Friday, July 2, 2010
Anyone buying this? The 200-Mile High Club. Space agencies everywhere want you to believe it doesn't exist. And of course, as soon as I start blathering smugly that I don't court controversy or scandal, the concept of "sex in space" is splashed all over the news.
So let's talk about it. The London Telegraph, NY Daily News, Space.com and even TIME journalists are making unfunny quips about Shuttle Discovery Commander Alan Poindexter's recent statement that "We [astronauts] are a group of professionals. Personal relationships are not an issue."
I groaned when I saw this, knowing it will be crammed down every available throat if any two astronauts are so much as photographed hugging. Seems like this subject comes up every few years, the worst episode being the Document 12-571-3570 hoax, I repeat, HOAX... where the 1996 STS-75 mission allegedly completed assignments for testing various carnal positions in weightlessness.
Really? Pretty nifty accomplishment for the all-male crew of STS-75, being that there were no women and certainly no married couples aboard the orbiter (that only happened once, and they were married after the flight assignment had been set) -- but hey, don't let any pesky facts interfere with our all-too-human tendency to be humorously immature about intimate relations.
Case in point, here are some reader comments from the current news sites, regarding Poindexter's quotes:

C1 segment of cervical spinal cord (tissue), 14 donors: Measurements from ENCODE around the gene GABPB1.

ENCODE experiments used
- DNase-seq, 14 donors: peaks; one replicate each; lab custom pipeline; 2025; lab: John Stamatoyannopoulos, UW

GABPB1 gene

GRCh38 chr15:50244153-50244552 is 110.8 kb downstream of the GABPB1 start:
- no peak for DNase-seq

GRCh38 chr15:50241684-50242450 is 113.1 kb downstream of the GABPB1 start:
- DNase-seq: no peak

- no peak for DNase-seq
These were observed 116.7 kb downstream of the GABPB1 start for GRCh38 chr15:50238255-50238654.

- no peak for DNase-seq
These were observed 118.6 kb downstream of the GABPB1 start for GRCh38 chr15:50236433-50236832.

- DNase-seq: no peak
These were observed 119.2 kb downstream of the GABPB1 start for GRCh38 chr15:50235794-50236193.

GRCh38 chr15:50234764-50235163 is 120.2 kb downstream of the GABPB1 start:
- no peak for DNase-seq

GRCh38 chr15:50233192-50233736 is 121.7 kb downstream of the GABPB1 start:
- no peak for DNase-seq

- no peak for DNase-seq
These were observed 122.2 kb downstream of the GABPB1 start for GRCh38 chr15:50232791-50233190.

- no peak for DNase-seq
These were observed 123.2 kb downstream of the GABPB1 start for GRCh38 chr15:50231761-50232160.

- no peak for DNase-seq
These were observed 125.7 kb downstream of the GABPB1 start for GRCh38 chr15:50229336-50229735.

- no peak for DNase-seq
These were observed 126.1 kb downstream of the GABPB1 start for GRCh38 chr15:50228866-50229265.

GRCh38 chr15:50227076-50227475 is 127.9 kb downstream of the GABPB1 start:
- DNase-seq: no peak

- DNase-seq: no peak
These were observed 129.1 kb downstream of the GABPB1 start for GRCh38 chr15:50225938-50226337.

"So then I guess Tiger Woods will never be an astronaut."
"Yeah, R-i-i-i-i-ight! And the moon is made of Swiss Cheese!"
"Not sure what 'a group of professionals' has to do with no sex. Treating each other with respect does not necessarily mean abstinence. What kind of strange adults are we breeding in the space program??"
"So they are saying: If that shuttle's a rocking don't bother docking."
I have two overall thoughts on this matter rearing it's head again:
1. People need to grow up. Stephen Hawking famously commented that successful off-world exploration and perhaps even the long-term survival of humankind will depend on learning to live and reproduce in space. Many science fiction novels have also examined the possible physics or developmental challenges in practical terms. This area of science is not an American Pie sequel and will be addressed in time.
2. Sexual intercourse has indeed occurred in micro-gravity, just not among humans or large mammals (yet). Studies upon other taxa, such as insects, fish, amphibians and birds are evident in the literature for anyone who actually cares to examine scientific documentation, as opposed to the puerile ramblings of press outlets who trivialize, sensationalize or downright lie.
Ijiri, K: Fish Mating Experiment on STS-65
Freshwater Oryzias latipes mated, laid eggs in space, and these eggs developed normally to hatching in microgravity.
Fritzsch, Bruce: Foetal Rats / Birds Raised in Micro Gravity on STS-66
Deficits in behavioral orientation have been observed in chicks and rats reared in microgravity, suggesting that microgravity may induce the growth of anomalous neuronal connections between the vestibular and motor systems.
Wakayama S: Effects of Microgravity on Mouse Development on STS-80
Sustaining life beyond Earth will require clear understanding of how the space environment affects key phases of mammalian fertilization and reproduction.
You'll notice this is the first post in about two years with no photographs. ;)
Posted by PillowNaut at 12:33 PM